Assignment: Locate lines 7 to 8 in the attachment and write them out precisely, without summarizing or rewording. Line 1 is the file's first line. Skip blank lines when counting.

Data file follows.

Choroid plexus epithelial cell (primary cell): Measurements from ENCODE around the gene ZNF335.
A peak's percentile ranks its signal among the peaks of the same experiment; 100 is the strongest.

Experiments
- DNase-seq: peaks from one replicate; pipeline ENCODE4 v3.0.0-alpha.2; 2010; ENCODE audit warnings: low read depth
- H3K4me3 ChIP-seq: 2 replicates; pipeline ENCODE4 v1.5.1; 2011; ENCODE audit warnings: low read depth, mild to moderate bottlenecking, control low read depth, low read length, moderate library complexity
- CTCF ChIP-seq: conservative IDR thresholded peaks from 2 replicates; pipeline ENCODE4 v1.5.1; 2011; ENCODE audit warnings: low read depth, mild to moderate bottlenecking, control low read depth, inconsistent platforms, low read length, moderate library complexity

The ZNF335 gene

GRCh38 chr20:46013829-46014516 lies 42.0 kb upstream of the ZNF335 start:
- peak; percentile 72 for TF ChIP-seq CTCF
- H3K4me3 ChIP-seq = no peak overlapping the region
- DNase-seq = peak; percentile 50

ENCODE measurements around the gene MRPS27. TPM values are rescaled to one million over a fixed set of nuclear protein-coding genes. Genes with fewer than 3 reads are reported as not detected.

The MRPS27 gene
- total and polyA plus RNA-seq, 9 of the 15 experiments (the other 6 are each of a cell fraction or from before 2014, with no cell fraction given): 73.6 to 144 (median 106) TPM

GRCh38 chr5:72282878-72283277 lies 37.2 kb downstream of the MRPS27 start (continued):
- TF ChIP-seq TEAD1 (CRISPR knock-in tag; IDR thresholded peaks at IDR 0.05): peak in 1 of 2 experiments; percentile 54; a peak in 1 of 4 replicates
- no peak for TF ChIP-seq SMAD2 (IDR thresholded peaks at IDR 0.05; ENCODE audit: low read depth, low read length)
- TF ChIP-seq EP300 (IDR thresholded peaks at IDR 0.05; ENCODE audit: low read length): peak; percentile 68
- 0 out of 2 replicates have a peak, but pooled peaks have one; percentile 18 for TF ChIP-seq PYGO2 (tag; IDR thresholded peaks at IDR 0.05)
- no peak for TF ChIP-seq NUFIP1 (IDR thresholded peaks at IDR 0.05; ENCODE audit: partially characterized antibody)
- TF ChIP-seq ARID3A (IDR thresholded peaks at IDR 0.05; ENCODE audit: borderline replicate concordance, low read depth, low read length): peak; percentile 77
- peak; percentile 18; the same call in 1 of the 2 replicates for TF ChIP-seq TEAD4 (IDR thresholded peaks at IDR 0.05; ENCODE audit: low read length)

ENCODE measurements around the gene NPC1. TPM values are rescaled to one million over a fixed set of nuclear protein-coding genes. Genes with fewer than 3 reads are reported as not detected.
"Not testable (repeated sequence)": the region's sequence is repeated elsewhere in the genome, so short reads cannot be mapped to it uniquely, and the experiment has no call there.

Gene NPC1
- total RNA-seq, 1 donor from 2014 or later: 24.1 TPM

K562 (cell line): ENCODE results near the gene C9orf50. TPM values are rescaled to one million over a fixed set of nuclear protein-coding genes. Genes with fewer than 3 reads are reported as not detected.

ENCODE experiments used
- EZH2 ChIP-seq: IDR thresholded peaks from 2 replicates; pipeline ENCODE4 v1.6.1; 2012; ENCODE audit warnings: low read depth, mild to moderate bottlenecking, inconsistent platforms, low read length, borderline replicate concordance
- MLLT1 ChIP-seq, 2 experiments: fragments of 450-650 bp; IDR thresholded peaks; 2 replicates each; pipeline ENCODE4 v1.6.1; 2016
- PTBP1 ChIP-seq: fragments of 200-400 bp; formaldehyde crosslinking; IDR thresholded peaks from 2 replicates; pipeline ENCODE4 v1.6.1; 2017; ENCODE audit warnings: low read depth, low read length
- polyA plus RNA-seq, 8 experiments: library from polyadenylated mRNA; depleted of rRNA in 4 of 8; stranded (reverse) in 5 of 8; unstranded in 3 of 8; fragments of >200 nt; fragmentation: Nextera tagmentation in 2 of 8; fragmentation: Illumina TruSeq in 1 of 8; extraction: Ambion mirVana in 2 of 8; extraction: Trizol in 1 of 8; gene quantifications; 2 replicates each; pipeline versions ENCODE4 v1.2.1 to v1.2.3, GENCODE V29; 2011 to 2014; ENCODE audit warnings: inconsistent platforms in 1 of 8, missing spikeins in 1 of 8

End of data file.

The ZNF335 gene

GRCh38 chr20:46013829-46014516 lies 42.0 kb upstream of the ZNF335 start: